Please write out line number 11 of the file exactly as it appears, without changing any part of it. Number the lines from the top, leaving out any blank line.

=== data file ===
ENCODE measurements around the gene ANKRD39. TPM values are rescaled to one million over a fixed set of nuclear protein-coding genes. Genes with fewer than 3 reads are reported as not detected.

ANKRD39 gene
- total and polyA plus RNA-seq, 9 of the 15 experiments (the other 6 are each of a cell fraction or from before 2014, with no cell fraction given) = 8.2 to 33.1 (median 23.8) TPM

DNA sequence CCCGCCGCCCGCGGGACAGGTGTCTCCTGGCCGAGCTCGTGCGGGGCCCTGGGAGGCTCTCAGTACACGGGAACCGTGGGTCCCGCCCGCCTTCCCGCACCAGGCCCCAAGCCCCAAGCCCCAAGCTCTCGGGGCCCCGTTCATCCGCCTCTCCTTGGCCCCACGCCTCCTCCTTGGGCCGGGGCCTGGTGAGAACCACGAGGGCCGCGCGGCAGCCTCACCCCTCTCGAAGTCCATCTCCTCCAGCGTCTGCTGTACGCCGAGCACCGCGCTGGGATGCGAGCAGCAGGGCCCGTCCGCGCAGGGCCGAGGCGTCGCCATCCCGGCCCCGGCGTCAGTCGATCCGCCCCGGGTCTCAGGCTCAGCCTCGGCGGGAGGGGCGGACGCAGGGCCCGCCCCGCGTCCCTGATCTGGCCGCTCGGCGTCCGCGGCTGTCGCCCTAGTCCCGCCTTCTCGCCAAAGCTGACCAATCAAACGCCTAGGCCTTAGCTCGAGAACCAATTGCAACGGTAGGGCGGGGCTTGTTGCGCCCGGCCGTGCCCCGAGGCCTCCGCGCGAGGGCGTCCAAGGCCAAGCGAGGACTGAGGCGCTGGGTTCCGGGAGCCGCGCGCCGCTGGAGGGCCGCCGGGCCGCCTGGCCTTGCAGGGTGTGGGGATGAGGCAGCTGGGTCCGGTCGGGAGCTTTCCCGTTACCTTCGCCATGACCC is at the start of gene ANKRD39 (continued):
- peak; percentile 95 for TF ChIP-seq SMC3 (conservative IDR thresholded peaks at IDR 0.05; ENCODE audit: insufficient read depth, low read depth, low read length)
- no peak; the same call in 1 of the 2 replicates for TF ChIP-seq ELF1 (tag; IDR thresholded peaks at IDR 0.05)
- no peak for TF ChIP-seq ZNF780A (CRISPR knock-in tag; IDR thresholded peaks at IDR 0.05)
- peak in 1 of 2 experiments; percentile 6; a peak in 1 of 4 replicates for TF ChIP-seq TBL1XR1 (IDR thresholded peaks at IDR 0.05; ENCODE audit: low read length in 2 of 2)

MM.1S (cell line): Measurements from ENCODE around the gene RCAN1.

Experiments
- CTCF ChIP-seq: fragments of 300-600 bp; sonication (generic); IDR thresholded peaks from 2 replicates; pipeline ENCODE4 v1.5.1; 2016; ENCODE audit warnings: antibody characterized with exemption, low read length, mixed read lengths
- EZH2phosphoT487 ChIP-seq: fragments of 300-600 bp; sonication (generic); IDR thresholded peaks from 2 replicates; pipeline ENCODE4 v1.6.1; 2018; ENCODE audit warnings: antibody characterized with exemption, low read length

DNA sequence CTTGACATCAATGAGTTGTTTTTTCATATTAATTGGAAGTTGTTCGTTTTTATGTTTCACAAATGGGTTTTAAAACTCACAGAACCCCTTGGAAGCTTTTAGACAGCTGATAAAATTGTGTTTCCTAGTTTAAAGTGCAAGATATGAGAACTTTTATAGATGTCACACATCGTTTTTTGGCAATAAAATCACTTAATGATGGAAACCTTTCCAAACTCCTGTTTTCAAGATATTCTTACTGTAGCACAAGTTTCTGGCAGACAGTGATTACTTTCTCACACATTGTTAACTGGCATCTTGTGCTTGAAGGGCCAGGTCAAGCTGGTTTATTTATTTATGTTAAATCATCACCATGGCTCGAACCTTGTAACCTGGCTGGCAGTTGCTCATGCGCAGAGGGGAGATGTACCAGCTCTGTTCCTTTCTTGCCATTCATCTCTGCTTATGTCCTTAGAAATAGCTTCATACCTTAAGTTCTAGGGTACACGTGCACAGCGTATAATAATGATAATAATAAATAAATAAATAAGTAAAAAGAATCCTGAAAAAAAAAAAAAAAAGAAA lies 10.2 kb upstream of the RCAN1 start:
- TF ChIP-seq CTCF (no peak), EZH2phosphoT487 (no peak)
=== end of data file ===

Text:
- CTCF ChIP-seq: fragments of 300-600 bp; sonication (generic); IDR thresholded peaks from 2 replicates; pipeline ENCODE4 v1.5.1; 2016; ENCODE audit warnings: antibody characterized with exemption, low read length, mixed read lengths